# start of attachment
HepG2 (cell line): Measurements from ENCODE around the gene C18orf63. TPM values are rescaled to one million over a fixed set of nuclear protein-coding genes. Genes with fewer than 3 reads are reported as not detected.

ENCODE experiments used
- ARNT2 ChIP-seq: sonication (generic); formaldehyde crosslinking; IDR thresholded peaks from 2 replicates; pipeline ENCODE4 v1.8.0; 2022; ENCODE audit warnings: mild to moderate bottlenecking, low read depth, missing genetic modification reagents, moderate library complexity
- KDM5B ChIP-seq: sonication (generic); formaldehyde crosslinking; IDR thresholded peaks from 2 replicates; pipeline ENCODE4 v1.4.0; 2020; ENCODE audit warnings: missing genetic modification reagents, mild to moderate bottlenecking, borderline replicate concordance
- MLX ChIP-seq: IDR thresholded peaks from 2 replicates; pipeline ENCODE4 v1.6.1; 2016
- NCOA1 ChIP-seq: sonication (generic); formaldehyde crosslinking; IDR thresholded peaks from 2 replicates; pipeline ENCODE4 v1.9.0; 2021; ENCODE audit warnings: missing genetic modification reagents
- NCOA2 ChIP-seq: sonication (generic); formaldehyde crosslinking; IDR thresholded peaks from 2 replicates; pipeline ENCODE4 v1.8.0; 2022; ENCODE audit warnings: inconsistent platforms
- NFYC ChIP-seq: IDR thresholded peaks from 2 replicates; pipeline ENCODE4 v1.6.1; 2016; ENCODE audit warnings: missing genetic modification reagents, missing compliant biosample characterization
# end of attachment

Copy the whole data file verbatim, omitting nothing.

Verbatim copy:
HepG2 (cell line): Measurements from ENCODE around the gene C18orf63. TPM values are rescaled to one million over a fixed set of nuclear protein-coding genes. Genes with fewer than 3 reads are reported as not detected.

ENCODE experiments used
- ARNT2 ChIP-seq: sonication (generic); formaldehyde crosslinking; IDR thresholded peaks from 2 replicates; pipeline ENCODE4 v1.8.0; 2022; ENCODE audit warnings: mild to moderate bottlenecking, low read depth, missing genetic modification reagents, moderate library complexity
- KDM5B ChIP-seq: sonication (generic); formaldehyde crosslinking; IDR thresholded peaks from 2 replicates; pipeline ENCODE4 v1.4.0; 2020; ENCODE audit warnings: missing genetic modification reagents, mild to moderate bottlenecking, borderline replicate concordance
- MLX ChIP-seq: IDR thresholded peaks from 2 replicates; pipeline ENCODE4 v1.6.1; 2016
- NCOA1 ChIP-seq: sonication (generic); formaldehyde crosslinking; IDR thresholded peaks from 2 replicates; pipeline ENCODE4 v1.9.0; 2021; ENCODE audit warnings: missing genetic modification reagents
- NCOA2 ChIP-seq: sonication (generic); formaldehyde crosslinking; IDR thresholded peaks from 2 replicates; pipeline ENCODE4 v1.8.0; 2022; ENCODE audit warnings: inconsistent platforms
- NFYC ChIP-seq: IDR thresholded peaks from 2 replicates; pipeline ENCODE4 v1.6.1; 2016; ENCODE audit warnings: missing genetic modification reagents, missing compliant biosample characterization